Academic journal article
By Keefer, Philip
Asian Development Review , Vol. 28, No. 1
Broad consensus exists that the ability of political actors to make credible commitments is key to development. An important and little-explored determinant of the credibility of political commitments is the existence of organizations that facilitate citizen collective action to sanction political actors who renege. This paper focuses on one essential organization, the political party. Three measures of political parties are used to assess cross-country differences in the degree to which politicians facilitate the ability of citizens to act in their collective interest. Each of these measures is associated with superior development outcomes, above and beyond the effects of competitive elections. These results have implications for understanding the extraordinary economic success of some East Asian countries and notable lags among others. East Asian nondemocracies exhibit more institutionalized ruling parties than other nondemocracies, while East Asian democracies exhibit equally or less institutionalized parties. The evidence suggests that greater research and policy emphasis be placed on the organizational characteristics of countries that allow citizens to hold leaders accountable.
JEL classification: D72, H4, O10
One of the longest-running debates in political economy concerns whether democracy promotes development. Critics of this thesis are quick to point to counter-examples in East Asia. The very fast growing nondemocratic countries of the region - and the slowest-growing democracies - signal that democratic institutions are nonessential either to persuade political decision makers to pursue growth or to convince investors that governments will not expropriate them. What allows unelected politicians to make credible commitments to investors? Why are elections insufficient to persuade democratic politicians to pursue growth? This paper extends a growing body of research that addresses these questions by examining the ability of citizens to act collectively in defense of their joint interests. In countries where citizens have this ability, governments have greater incentives to pursue public policies in the public interest and face greater costs if they expropriate private investors. In particular, the paper offers preliminary evidence that political parties have a large effect on citizen collective action; that these effects can emerge in both nondemocracies and democracies; and underlines a seldom-remarked facet of East Asian exceptionalism: nondemocracies in East Asia are much more likely to exhibit institutionalized ruling parties, independent of their leaders, than nondemocracies elsewhere in the world. Democracies in East Asia, though, are not exceptional: they are no more likely - and perhaps less likely - to exhibit these arrangements than other democracies.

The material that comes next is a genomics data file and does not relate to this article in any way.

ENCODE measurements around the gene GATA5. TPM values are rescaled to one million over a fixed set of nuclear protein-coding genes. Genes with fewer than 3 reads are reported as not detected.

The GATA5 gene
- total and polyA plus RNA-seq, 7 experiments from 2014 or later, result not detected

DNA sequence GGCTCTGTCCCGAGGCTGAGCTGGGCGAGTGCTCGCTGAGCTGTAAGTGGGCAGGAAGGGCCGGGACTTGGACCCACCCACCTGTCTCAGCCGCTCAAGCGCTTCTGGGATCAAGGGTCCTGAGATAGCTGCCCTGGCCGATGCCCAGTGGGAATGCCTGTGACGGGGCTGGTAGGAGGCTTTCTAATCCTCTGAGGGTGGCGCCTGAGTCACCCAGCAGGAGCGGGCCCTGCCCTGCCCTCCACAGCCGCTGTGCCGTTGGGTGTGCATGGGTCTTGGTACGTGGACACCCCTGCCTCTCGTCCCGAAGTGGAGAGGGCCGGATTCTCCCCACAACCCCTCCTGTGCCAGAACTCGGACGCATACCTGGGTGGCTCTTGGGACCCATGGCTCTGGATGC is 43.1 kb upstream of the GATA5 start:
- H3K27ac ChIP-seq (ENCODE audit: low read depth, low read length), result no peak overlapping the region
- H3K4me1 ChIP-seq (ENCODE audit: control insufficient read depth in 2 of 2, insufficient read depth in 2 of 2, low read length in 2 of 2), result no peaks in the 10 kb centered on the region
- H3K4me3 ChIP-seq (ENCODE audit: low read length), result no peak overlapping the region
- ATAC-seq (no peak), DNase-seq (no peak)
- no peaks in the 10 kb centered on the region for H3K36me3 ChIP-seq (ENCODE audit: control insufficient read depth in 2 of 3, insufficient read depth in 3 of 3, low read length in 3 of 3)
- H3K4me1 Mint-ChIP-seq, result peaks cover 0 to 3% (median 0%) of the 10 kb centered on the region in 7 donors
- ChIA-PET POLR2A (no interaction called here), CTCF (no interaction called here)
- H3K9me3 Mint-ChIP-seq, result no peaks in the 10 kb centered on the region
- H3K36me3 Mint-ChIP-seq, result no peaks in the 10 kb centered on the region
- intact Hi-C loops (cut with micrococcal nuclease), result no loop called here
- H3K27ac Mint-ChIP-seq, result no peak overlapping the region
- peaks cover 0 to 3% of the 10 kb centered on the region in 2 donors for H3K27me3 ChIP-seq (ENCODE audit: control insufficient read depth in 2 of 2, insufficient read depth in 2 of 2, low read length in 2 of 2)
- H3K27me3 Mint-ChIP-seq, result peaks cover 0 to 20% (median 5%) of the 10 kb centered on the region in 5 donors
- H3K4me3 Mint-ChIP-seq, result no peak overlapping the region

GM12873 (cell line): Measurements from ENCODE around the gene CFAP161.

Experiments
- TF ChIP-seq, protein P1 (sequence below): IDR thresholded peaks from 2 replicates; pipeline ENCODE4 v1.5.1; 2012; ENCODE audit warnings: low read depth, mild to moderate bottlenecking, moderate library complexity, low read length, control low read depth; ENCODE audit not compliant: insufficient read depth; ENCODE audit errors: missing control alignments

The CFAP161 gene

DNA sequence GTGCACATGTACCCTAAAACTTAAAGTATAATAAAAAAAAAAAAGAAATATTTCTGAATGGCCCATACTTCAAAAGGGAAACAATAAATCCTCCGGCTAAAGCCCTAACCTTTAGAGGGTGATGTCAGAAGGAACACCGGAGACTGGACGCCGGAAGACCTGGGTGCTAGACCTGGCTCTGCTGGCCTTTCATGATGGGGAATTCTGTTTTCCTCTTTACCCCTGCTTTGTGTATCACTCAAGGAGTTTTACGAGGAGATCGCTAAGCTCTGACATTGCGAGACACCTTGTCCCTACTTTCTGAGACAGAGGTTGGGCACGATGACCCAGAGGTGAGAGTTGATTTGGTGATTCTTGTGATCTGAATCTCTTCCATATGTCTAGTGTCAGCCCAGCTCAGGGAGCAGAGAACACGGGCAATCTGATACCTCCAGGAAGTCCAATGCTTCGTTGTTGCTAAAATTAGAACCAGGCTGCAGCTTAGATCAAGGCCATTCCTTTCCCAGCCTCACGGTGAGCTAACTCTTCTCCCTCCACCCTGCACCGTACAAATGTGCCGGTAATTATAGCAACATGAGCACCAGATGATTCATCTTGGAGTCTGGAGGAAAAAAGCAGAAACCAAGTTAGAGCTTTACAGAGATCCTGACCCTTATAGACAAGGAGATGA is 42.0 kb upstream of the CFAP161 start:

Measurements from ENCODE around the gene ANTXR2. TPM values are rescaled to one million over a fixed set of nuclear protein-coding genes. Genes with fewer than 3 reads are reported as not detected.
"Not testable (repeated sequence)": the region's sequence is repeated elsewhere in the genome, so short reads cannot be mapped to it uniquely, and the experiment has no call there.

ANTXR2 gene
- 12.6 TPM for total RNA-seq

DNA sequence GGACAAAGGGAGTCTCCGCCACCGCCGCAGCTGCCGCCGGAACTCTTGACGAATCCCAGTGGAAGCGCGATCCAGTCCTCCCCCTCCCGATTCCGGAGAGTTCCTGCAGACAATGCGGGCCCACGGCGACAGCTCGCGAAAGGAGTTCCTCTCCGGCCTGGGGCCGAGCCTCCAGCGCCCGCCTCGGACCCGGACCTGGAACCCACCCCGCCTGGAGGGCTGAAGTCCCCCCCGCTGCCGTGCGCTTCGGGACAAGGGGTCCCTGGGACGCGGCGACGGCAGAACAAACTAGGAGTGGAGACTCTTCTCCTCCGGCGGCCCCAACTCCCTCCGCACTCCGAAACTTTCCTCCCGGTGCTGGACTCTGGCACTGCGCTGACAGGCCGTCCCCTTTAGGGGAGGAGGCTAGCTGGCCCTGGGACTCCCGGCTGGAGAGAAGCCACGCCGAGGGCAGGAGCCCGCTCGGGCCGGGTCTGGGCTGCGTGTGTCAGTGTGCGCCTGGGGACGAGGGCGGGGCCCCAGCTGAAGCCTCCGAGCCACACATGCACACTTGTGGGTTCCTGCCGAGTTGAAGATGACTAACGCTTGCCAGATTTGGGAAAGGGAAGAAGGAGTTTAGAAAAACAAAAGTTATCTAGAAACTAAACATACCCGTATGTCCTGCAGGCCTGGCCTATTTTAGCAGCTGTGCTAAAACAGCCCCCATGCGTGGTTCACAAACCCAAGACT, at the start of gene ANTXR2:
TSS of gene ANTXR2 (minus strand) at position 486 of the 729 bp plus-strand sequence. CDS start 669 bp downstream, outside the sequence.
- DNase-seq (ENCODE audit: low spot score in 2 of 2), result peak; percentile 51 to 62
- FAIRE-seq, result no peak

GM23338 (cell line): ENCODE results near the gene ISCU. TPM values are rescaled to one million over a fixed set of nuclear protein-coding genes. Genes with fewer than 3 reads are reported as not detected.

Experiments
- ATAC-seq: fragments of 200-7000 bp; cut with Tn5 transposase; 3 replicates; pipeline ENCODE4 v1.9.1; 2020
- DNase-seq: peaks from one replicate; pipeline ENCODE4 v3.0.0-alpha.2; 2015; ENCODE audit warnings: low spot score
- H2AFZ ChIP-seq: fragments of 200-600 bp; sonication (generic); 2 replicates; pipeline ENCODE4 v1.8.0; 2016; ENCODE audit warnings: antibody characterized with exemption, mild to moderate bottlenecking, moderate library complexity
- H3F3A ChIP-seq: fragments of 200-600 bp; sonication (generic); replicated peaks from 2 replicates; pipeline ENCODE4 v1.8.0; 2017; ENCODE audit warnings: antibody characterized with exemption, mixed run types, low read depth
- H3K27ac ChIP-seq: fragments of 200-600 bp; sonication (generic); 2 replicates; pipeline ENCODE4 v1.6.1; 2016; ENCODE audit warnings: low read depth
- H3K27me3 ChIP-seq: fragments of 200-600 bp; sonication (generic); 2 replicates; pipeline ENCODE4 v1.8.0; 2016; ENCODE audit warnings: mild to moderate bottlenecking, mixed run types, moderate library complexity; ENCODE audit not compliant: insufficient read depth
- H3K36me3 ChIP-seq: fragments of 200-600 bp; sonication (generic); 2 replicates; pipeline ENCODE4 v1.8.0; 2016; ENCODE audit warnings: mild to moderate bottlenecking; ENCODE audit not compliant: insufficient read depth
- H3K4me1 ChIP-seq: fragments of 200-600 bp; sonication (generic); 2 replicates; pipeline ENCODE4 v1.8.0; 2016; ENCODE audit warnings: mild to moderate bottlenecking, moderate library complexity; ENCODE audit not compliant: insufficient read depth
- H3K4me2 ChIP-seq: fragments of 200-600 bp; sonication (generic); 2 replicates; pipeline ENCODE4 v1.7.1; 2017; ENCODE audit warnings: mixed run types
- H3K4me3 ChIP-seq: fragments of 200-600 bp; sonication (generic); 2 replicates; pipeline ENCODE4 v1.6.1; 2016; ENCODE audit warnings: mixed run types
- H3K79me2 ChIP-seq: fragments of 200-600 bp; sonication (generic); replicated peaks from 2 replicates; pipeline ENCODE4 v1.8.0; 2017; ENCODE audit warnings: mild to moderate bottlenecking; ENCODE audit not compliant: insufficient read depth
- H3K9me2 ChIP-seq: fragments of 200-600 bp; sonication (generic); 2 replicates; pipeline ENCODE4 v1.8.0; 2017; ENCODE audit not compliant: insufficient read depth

The first part of the paper reviews the literature on political economy and development through the lens of collective action. The organization of collective action has a modest profile in this literature. Research on more macro political economy issues generally abstracts all together from collective action problems and assumes that citizens are organized into cohesive blocs. At the other end of the spectrum, a large, micro development literature focuses on collective action issues in the context of the common resource management or community governance; it is less concerned with the conditions under which large groups of people can be mobilized to pursue their collective interests. Both more macro and more micro research, therefore, abstracts from the organizational arrangements that are essential to facilitate this collective action by large groups of citizens.
Among the possible institutions that might mitigate collective action problems, competitive elections have received by far the most attention. The next section therefore reviews evidence highlighting the democracy puzzle and, in particular, the uneven impact of elections on development. …